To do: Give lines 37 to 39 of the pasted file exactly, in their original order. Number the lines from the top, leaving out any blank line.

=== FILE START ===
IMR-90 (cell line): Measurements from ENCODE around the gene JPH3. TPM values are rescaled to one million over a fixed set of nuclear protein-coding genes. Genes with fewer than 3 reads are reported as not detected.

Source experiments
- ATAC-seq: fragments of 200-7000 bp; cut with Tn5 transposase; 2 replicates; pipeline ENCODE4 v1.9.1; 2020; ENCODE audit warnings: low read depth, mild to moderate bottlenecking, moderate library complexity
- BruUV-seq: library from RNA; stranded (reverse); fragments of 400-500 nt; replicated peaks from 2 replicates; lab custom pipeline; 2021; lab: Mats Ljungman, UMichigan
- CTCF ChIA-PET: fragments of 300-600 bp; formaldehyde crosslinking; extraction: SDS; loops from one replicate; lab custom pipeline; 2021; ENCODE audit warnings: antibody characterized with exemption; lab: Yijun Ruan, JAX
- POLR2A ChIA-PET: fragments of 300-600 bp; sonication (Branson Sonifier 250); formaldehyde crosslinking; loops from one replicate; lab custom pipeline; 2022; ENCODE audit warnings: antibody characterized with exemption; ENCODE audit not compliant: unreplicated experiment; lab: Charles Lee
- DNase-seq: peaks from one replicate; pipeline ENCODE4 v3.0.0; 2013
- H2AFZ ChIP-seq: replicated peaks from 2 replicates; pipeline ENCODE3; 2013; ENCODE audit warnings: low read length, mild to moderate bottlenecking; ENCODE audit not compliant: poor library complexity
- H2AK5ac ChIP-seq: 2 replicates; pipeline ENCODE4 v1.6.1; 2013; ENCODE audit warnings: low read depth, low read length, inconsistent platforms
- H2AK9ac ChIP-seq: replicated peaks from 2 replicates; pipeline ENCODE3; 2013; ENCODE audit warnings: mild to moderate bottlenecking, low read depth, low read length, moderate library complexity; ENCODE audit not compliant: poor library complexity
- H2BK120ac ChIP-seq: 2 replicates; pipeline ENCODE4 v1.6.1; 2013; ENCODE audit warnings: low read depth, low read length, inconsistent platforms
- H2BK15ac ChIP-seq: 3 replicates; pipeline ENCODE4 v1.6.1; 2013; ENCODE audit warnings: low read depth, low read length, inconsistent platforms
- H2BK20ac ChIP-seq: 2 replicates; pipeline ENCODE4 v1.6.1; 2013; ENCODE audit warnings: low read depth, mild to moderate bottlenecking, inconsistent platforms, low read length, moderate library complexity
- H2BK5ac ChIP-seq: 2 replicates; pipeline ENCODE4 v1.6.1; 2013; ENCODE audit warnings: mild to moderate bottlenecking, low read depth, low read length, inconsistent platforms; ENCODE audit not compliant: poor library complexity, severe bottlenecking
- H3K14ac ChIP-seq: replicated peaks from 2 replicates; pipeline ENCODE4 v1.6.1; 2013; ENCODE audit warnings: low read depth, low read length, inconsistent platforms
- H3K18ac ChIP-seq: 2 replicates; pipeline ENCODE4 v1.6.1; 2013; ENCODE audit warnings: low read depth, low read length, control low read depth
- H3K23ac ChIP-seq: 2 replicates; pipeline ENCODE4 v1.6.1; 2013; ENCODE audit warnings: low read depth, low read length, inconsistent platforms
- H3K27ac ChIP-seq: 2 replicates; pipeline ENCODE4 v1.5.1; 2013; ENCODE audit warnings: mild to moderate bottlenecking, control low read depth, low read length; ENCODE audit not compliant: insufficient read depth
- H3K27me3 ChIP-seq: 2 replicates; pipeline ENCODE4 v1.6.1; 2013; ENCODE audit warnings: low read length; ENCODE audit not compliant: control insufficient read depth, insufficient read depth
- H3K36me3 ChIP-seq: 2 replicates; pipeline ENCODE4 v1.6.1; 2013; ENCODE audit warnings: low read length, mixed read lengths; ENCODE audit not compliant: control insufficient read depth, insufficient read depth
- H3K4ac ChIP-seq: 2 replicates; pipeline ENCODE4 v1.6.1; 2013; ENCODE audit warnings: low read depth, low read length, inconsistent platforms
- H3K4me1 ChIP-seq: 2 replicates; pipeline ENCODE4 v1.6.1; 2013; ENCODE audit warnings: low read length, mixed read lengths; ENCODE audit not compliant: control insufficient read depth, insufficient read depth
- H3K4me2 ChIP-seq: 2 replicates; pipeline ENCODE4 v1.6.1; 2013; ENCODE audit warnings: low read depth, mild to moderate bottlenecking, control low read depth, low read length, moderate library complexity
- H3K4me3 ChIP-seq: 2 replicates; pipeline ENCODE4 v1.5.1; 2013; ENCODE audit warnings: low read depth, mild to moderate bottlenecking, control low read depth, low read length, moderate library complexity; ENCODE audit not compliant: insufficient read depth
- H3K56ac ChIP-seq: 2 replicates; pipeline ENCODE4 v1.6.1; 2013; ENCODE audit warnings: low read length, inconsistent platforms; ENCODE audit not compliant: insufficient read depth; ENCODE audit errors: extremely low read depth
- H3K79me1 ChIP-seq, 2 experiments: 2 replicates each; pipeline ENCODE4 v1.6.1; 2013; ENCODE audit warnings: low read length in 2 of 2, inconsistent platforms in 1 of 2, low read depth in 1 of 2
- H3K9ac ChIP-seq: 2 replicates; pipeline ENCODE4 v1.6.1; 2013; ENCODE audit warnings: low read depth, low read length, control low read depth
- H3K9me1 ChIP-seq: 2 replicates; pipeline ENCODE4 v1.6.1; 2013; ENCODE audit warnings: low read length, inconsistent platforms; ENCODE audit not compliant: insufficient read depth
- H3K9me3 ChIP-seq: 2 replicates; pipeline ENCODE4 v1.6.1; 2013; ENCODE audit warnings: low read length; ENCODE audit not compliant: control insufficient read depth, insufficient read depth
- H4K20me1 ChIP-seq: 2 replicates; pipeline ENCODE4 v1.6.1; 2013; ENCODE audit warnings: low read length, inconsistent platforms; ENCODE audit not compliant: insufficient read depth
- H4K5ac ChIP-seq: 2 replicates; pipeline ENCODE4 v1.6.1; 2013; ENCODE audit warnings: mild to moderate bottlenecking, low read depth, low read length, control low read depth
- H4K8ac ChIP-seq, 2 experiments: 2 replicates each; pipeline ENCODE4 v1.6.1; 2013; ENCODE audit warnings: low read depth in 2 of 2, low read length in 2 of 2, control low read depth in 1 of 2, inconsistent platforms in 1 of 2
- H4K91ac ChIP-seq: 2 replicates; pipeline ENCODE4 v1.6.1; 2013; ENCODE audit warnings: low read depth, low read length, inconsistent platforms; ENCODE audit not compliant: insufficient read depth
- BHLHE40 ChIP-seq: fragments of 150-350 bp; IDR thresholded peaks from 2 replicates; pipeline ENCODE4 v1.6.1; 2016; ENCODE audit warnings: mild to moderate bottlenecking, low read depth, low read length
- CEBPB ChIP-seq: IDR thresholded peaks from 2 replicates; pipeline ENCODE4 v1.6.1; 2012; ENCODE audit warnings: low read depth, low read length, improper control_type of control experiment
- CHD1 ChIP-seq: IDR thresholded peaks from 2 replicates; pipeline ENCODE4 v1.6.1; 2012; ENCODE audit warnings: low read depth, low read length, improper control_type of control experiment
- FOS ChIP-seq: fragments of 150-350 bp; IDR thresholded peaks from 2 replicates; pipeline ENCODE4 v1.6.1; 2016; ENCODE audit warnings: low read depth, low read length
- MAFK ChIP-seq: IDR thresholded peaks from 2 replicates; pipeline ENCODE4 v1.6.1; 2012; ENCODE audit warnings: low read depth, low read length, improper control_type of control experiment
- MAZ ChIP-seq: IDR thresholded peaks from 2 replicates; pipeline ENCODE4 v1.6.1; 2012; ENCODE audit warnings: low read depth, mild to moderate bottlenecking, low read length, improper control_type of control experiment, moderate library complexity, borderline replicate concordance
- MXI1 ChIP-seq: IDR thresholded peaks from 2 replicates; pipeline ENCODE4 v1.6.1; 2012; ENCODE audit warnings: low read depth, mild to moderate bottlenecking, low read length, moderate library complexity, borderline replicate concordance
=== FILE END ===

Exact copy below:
- FOS ChIP-seq: fragments of 150-350 bp; IDR thresholded peaks from 2 replicates; pipeline ENCODE4 v1.6.1; 2016; ENCODE audit warnings: low read depth, low read length
- MAFK ChIP-seq: IDR thresholded peaks from 2 replicates; pipeline ENCODE4 v1.6.1; 2012; ENCODE audit warnings: low read depth, low read length, improper control_type of control experiment
- MAZ ChIP-seq: IDR thresholded peaks from 2 replicates; pipeline ENCODE4 v1.6.1; 2012; ENCODE audit warnings: low read depth, mild to moderate bottlenecking, low read length, improper control_type of control experiment, moderate library complexity, borderline replicate concordance